In the Darbe group, the median time to start the drug was 30 days (range 25 - 35) post AHPCT. The day of Darbe start-up, the median Hb value was 9.5 g/dL (range Hb 8.1 - 9.9 g/dL). All patients achieved a haematopoietic response (Hb concentration of ≥11 gr/dL in the absence of any RBC transfusions during the subsequent 3 months after transplant). A significant slower response to Darbe therapy was experienced by those patients starting with Hb levels <10 g/dL [4 weeks (CI 3 - 5 weeks) versus 5 weeks (CI 3 - 7 weeks), p = 0.05]. Furthermore, 100% of patients maintained an Hb ≥ 11gr/dL for the time of observation (3 months). An exploratory analysis revealed that baseline serum endogenous Epo concentration influenced the magnitude of the effect of Darbe. The Hb target was reached faster for patients with baseline endogenous Epo levels ≤ 50 mU/mL [4 weeks (CI 3 - 5 weeks)] compared with endogenous Epo group > 50 mU/mL [6 weeks (CI 5 - 7 weeks), p = 0.0098]. Thus, Darbe demonstrated clinically important improvements in response rate, regardless of baseline endogenous Epo level (Figure 1).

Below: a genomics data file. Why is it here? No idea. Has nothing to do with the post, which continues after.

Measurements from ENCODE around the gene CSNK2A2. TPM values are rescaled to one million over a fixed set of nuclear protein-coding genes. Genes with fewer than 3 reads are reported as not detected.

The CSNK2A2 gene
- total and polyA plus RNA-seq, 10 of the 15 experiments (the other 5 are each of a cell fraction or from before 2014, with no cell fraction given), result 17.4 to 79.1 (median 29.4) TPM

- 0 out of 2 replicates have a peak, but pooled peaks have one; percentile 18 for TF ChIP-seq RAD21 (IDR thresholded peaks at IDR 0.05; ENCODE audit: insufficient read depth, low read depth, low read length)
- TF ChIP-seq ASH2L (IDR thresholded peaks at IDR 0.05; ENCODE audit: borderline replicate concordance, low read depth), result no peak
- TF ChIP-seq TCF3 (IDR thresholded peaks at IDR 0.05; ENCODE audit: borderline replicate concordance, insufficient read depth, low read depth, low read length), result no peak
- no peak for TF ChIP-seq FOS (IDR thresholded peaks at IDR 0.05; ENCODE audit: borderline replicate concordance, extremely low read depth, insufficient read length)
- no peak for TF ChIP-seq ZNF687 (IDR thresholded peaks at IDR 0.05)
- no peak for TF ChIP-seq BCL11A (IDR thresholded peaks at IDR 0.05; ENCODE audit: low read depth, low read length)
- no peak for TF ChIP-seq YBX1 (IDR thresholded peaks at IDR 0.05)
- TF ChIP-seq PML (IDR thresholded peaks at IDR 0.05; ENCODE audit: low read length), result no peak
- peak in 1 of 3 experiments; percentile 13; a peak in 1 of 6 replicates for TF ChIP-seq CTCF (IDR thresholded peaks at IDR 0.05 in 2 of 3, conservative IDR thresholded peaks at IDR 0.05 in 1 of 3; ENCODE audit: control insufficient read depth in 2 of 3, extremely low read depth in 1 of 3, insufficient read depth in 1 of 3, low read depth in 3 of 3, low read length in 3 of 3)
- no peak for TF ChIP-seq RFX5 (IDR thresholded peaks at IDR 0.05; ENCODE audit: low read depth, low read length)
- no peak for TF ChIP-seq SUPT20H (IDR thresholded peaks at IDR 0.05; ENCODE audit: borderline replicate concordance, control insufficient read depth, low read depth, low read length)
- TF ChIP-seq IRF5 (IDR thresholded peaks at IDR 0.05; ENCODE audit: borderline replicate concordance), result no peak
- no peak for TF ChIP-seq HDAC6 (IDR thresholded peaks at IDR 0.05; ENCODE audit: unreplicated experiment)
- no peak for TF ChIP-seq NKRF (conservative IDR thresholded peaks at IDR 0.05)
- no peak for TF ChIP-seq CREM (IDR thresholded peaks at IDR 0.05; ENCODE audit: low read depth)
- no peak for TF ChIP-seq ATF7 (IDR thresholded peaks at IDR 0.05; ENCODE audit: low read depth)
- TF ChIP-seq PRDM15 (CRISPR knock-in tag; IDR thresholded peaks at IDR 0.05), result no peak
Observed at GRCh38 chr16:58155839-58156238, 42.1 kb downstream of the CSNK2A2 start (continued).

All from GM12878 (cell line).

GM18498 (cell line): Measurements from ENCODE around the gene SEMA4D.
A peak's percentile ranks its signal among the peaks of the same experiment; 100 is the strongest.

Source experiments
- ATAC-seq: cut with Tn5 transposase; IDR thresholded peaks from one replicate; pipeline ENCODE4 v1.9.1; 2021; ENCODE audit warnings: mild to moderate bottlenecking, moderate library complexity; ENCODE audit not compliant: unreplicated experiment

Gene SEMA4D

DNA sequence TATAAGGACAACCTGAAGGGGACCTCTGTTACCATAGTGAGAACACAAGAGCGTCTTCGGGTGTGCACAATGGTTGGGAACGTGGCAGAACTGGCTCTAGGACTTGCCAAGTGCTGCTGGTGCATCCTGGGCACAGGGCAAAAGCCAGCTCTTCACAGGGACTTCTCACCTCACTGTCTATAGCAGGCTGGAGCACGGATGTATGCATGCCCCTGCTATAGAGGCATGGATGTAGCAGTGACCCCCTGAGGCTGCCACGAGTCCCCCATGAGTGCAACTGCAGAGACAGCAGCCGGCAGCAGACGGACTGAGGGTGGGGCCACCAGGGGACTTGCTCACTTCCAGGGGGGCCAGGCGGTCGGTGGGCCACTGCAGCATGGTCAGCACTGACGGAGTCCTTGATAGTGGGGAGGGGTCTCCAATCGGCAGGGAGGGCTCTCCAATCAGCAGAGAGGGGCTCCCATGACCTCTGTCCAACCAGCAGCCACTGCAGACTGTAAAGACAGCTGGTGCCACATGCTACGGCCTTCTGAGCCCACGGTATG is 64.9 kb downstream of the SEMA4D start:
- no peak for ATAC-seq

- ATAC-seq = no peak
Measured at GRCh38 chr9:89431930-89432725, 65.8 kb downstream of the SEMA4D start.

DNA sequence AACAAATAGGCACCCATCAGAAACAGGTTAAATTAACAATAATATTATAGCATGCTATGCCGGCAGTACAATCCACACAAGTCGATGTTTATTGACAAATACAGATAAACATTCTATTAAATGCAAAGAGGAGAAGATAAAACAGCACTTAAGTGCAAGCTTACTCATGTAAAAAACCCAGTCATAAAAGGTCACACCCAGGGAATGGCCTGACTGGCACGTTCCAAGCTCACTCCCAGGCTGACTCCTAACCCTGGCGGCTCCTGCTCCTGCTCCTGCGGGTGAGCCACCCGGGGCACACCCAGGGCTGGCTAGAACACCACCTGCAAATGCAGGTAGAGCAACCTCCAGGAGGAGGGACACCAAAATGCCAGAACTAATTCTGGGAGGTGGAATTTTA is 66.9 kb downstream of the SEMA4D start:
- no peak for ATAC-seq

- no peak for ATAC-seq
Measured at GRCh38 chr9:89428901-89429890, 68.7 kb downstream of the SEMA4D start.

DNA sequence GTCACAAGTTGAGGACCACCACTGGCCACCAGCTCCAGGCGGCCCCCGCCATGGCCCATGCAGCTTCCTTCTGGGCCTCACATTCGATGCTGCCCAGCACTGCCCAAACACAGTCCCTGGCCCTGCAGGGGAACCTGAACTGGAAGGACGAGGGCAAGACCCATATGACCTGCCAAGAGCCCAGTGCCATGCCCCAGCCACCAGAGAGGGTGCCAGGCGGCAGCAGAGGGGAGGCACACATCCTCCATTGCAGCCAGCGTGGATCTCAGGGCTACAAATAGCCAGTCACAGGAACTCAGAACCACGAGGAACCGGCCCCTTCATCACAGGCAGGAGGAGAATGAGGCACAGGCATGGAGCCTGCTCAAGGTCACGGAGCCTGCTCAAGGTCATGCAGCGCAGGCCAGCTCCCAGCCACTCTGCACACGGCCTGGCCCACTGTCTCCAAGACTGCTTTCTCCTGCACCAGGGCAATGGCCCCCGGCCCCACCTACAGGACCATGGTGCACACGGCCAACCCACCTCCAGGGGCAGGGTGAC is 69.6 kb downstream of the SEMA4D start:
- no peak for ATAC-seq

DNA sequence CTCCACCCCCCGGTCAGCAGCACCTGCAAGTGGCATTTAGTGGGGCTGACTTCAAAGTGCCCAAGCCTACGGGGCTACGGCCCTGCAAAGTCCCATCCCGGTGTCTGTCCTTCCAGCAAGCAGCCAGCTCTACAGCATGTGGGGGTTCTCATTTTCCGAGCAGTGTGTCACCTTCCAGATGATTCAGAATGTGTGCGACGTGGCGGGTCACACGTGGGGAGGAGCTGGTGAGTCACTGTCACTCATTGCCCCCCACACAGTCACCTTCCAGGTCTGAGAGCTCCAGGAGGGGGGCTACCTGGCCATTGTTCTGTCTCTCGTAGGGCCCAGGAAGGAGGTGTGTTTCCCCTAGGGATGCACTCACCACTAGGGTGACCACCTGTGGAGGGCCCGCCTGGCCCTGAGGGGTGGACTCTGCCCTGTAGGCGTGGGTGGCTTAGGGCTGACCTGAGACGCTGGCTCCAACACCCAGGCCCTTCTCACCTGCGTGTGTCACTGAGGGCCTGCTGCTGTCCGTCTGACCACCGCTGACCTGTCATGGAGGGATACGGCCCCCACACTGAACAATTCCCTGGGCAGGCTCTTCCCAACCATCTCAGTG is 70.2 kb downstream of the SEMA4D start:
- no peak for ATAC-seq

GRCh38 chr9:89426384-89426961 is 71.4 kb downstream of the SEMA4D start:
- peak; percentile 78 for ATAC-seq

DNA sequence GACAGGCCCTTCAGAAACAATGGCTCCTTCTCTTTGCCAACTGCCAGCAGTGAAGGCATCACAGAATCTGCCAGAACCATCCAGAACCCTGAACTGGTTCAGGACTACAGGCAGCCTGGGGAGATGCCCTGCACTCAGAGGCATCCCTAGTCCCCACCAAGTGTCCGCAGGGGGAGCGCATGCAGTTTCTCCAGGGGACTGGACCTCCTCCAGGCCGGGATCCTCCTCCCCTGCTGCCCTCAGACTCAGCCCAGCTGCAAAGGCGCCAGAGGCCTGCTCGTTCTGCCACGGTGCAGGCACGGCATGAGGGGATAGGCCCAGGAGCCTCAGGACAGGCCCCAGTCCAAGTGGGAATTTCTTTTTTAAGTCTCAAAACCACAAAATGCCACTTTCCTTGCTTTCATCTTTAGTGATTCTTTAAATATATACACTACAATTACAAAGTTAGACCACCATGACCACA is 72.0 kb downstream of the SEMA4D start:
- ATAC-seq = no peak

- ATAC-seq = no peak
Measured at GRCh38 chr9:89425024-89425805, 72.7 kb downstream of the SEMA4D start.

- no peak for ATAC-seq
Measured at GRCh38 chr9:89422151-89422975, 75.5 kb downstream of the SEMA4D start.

In univariate analysis, response to Darbe therapy failed to be significantly associated with basal serum ferritin level, basal serum sideraemia levels and transferrin saturation % level. No correlation was found between status of disease before the transplant and the time to reach the Hb target.

Compared to historical controls, the mean Hb correction valuated 45, 60, 75 and 90 days after AHPCT, was faster for Darbe recipients (10.9 ± 0.9 vs 9.9 ± 1, p = 0.009; 12.3 ± 1.5 vs 10.7 ± 1.2, p = 0.001; 13 ± 1 vs 11.4 ± 1.2, p = 0.001; 13.5 ± 0.5 vs 11.9 ± 1.1, p = 0.001, respectively) (Figure 2).

The median number of RBC transfusions (unit) during aplastic phase was 1 (range 0 - 5) in Darbe group and 0.5 (range 0 - 4) in the control group (p = ns). RBC transfusion requirements included in the period of 30-90 days post-AHPCT was similar (no patients in Darbe group vs 3/36 in Control group, respectively, p = ns).